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I've read on this sight and a couple others that folks are getting over 40 miles per gallon while riding their 1800 Wings. Now, I've only had my 2007 GL1800 for a month and a half but I'm not getting anywhere close to 40 MPG. Last tank of gas I got about 26 MPG. Maybe because the bike is still new to me that I'm riding it a tad bit fast and most of my driving is to and from work (30 miles round trip)but the difference between 40 and 26 is huge in my opinion.
What kind of mileage are most of you folks getting while driving your Wings?
 

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I have a '98 1500. When I ride with my brother I get about 45 MPG. When I don't I get in the upper 30's to lower 40's. Going 85 and pulling a bunkhouse trailer the mileage dropped a lot! somewhere in the low 20's.
I just purchased an new 1800! that I hope to pick up next week (weather permitting). I have been told that the 1800 will get the same or better MPG than the 1500 did.

I hope so!
 

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1800 mpg

97 . 1500 I average 30 to 34 at 80 / 85 mph to and from work...........JD
Apples vs Oranges JD, he asked on the 1800.

jonnypar
A lot of factors play into the equation. Tires, air pressure, throttle twisting, RPMs between shifts, how hard you play, amount of shifting done in the tank of gas, ambient temps, wind speed and direction, speed you are traveling at(above 65 mph your mileage will start dropping fast as the airflow against the windshield and fairing and the back drafting around them becomes a drag coefficient.
Set your cruise at 65 mph on the highway and run through a tank that way, then do the same stretch and direction and conditions at a higher speed and see the difference happen.
 

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A common mistake people make is to run the wing in every gear except 5th. This bike has a lot of torque. Shift upwards and get it in to 5th as soon as possible. I averaged 38 MPG pulling a camping trailer at 80 MPH. I've gotten close to 50 MPG when putzing through the mountains in 5th gear at 30 to 40 MPH.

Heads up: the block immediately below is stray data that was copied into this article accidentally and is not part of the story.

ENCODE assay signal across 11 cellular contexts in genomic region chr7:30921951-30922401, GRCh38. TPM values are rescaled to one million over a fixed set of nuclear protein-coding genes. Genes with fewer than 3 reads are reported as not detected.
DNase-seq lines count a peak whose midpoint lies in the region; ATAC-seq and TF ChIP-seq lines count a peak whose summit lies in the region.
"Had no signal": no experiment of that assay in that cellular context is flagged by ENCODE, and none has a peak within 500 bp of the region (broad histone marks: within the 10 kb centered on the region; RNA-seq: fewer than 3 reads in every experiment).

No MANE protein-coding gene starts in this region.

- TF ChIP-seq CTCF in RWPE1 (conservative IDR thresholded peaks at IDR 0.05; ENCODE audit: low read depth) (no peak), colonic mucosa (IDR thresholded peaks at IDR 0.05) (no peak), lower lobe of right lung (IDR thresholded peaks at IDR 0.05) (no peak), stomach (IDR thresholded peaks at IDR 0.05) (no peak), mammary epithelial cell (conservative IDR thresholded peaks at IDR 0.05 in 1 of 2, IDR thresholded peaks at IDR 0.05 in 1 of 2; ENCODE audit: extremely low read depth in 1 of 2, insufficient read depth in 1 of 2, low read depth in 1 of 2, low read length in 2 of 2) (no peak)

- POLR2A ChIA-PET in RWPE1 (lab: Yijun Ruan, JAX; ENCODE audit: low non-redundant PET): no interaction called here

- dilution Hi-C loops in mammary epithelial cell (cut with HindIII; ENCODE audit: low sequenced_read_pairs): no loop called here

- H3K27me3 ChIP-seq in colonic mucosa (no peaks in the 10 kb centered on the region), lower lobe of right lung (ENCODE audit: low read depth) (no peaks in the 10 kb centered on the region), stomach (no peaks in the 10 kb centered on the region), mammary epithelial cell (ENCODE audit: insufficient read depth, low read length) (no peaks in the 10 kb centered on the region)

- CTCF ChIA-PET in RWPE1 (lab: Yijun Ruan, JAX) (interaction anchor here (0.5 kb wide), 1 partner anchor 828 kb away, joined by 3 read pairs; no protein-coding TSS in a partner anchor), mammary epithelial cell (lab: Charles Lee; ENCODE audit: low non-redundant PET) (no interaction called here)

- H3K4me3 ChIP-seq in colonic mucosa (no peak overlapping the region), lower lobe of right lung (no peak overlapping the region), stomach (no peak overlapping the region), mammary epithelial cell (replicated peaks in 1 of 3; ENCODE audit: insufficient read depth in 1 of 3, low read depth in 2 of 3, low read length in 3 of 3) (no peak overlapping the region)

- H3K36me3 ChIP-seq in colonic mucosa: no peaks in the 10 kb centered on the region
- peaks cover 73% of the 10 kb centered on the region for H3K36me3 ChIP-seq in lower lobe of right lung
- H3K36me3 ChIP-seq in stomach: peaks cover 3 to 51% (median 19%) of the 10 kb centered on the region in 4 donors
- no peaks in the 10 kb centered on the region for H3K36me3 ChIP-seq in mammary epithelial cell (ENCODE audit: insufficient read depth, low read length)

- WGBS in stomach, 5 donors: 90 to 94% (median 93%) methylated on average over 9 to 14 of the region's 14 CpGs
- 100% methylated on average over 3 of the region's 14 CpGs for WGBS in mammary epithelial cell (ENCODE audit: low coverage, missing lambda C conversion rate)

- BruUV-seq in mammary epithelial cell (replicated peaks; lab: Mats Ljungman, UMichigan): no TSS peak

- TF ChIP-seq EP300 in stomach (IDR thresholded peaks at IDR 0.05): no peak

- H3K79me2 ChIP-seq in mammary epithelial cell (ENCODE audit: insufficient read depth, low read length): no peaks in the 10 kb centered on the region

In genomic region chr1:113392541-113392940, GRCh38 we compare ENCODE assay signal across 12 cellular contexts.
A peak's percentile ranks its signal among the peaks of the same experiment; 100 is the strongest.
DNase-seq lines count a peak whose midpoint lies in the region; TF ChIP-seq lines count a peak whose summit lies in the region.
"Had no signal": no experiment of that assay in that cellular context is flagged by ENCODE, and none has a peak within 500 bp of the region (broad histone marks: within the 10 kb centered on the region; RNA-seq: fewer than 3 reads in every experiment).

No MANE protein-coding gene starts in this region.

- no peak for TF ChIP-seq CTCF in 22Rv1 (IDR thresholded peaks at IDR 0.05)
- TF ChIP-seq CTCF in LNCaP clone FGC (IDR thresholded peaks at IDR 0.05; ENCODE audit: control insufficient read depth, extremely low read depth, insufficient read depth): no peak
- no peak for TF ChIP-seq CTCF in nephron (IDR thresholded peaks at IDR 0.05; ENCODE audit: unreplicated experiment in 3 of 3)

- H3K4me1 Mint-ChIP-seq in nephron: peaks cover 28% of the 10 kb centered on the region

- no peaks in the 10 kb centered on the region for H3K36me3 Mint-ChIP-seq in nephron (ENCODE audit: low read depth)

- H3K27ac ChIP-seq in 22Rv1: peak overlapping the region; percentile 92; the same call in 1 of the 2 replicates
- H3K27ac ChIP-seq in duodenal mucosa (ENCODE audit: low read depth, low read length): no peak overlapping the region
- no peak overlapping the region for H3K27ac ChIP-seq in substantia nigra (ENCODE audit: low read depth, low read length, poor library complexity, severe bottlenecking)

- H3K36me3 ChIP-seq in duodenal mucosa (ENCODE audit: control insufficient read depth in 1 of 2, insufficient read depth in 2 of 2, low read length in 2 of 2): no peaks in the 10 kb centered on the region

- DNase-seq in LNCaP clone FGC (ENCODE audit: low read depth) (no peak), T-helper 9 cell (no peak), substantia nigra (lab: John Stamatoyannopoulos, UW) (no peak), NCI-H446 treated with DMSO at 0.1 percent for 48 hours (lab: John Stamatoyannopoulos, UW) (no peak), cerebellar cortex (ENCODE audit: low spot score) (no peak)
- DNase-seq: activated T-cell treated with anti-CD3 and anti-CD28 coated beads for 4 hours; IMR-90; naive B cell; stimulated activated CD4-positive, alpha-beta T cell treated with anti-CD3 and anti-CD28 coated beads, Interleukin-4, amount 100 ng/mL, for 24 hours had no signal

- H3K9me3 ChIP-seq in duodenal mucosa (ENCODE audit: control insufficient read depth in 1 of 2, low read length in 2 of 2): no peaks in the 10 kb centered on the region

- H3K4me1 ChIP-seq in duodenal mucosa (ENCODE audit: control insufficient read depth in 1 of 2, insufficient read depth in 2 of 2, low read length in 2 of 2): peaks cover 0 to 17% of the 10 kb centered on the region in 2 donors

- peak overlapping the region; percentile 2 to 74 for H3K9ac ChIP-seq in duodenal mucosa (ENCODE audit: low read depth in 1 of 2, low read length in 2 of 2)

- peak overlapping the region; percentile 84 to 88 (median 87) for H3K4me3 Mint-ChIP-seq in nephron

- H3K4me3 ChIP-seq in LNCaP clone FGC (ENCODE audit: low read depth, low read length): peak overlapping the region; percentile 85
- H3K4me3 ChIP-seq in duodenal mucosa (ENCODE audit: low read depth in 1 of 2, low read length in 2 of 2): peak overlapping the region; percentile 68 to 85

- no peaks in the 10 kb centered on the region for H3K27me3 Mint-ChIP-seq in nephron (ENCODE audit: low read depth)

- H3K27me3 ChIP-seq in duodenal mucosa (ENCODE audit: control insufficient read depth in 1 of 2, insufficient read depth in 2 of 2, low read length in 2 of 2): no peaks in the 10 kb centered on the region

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36 - 40 is about average for mine, mostly rural roads,
very little Interstate
 

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40 - 44 MPG most of the time. Just did approx. 300 mi. in the flat lands of South Carolina, 2 up and got 41 MPG. I have been using 1 - 1 1/2 oz. TCW-3 2-cycle oil since I bought the bike in Oct. original owner said he was getting 37 mpg.
 

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Mostly around 40, but high speed into a hard wind can take it down to 38
 

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I ride mostly back roads of New England, lots of hills, twists and small towns. My average speed is somewhere around 40 mph. I ride solo. In good weather I get between 42 and 50 mpg. I suspect a rider's weight will greatly affect mpg. Fewer stops at the Dairy Queen could result in fewer stops to fill up the gas tank and more time to ride!
 

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I suspect a rider's weight will greatly affect mpg.
Not that's a low blow................
I could represent that remark..................:raspberry:
 

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Rolling hard on the throttle with diminish your mpg quite a bit. Try a tank of gas with your mind on mpg techniques and you will be surprised. The same techniques will increase tire life as well.

I constantly get 40 mpg on my 1500, when I am riding alone. If I am pulling my trailer and trying to keep up with riders who are not tugging a trailer, my mpg goes down to 30. If I am tugging by my self, I can get 36 mpg. I am not rolling on the throttle as hard coming out of the back side of a curve.